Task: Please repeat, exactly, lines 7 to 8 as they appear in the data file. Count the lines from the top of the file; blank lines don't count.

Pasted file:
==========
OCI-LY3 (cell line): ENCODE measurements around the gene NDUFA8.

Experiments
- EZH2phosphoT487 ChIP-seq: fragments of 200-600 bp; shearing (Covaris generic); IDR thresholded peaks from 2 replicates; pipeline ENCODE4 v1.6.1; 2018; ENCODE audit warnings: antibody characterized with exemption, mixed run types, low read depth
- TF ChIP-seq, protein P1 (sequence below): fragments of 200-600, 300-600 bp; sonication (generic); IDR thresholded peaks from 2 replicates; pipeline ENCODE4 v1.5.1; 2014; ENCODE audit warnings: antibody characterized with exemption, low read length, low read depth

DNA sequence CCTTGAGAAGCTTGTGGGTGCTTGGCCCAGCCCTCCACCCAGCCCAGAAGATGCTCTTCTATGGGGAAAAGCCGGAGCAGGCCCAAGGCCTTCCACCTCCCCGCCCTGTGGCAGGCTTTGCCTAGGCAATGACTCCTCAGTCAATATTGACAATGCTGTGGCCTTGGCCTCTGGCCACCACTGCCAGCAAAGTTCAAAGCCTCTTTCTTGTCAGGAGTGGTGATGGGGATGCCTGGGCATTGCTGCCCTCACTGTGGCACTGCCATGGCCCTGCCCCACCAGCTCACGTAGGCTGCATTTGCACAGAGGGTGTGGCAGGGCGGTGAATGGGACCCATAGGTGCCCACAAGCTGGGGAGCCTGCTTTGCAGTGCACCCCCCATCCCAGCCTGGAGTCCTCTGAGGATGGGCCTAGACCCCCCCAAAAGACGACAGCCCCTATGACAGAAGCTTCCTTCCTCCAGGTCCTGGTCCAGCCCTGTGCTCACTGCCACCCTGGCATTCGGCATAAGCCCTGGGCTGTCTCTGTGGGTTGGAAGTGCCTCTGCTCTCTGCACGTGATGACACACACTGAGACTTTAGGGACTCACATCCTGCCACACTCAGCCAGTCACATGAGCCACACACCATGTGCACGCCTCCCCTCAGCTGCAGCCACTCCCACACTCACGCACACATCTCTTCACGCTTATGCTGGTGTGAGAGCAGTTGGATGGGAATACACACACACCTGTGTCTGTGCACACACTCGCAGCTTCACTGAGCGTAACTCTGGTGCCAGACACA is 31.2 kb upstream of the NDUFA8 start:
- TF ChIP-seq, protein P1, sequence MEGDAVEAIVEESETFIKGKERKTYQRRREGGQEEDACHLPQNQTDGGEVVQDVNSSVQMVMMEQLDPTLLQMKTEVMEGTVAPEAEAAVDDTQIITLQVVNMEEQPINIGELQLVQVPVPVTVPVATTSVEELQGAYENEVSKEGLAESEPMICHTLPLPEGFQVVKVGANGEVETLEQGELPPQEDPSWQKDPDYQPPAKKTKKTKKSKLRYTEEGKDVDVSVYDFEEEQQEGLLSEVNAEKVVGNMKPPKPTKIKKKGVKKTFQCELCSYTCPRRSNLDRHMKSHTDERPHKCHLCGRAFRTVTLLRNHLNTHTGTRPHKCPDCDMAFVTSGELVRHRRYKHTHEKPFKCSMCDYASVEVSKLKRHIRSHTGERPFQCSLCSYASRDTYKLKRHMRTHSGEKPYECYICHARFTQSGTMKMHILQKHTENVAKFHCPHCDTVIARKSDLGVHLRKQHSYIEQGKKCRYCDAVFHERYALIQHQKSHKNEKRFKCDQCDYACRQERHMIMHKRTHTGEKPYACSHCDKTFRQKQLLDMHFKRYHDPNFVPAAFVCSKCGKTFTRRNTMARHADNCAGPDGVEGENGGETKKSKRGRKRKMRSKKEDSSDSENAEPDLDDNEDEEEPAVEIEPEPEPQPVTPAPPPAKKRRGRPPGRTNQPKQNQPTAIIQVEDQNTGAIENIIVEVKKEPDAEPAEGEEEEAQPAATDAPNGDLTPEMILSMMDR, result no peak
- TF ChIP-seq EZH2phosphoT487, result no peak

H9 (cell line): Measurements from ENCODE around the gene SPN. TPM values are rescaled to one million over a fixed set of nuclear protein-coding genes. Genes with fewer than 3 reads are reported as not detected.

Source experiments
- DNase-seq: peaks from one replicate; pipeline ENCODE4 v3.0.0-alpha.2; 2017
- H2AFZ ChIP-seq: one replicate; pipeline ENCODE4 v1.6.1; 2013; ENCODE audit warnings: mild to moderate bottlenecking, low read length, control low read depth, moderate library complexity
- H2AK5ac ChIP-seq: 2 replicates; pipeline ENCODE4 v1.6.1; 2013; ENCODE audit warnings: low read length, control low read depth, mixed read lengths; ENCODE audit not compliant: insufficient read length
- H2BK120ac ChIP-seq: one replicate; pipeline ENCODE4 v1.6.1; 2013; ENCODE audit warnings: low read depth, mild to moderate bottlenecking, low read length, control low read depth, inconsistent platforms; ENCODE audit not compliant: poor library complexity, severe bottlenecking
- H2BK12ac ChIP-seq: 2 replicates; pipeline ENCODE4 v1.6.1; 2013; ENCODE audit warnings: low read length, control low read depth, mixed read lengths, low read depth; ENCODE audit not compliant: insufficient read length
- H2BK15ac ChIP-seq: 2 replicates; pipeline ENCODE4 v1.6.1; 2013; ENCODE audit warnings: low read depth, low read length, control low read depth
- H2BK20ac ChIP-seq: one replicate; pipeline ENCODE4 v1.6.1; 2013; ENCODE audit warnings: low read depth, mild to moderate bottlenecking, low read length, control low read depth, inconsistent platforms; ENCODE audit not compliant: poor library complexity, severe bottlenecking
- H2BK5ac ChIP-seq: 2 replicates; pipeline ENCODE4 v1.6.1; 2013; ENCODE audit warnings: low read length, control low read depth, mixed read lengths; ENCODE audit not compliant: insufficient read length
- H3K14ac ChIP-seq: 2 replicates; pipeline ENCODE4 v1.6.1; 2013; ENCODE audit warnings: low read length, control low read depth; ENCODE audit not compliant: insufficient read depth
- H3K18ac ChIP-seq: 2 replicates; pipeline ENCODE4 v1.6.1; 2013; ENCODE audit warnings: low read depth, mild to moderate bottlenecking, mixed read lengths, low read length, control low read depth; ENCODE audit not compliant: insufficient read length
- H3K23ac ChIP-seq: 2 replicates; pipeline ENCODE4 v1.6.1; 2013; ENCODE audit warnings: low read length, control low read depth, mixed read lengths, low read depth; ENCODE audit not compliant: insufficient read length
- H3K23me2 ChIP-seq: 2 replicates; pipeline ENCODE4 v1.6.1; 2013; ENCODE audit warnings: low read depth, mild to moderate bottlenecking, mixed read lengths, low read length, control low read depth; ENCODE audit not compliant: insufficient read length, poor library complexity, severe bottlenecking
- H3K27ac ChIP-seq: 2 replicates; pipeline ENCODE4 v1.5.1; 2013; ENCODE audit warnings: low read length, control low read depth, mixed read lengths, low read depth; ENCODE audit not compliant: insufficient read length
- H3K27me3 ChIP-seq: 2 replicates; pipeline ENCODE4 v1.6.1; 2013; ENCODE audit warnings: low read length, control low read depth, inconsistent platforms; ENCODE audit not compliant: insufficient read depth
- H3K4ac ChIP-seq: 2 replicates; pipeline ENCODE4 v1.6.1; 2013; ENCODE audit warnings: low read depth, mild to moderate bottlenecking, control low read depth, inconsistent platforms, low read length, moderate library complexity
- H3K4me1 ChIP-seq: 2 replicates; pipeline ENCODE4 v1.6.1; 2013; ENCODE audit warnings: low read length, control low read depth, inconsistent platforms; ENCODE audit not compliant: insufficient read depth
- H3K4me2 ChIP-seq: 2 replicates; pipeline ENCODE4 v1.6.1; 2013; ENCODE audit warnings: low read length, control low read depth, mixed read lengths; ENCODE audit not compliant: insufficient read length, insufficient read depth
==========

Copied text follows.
- TF ChIP-seq EZH2phosphoT487, result no peak

H9 (cell line): Measurements from ENCODE around the gene SPN. TPM values are rescaled to one million over a fixed set of nuclear protein-coding genes. Genes with fewer than 3 reads are reported as not detected.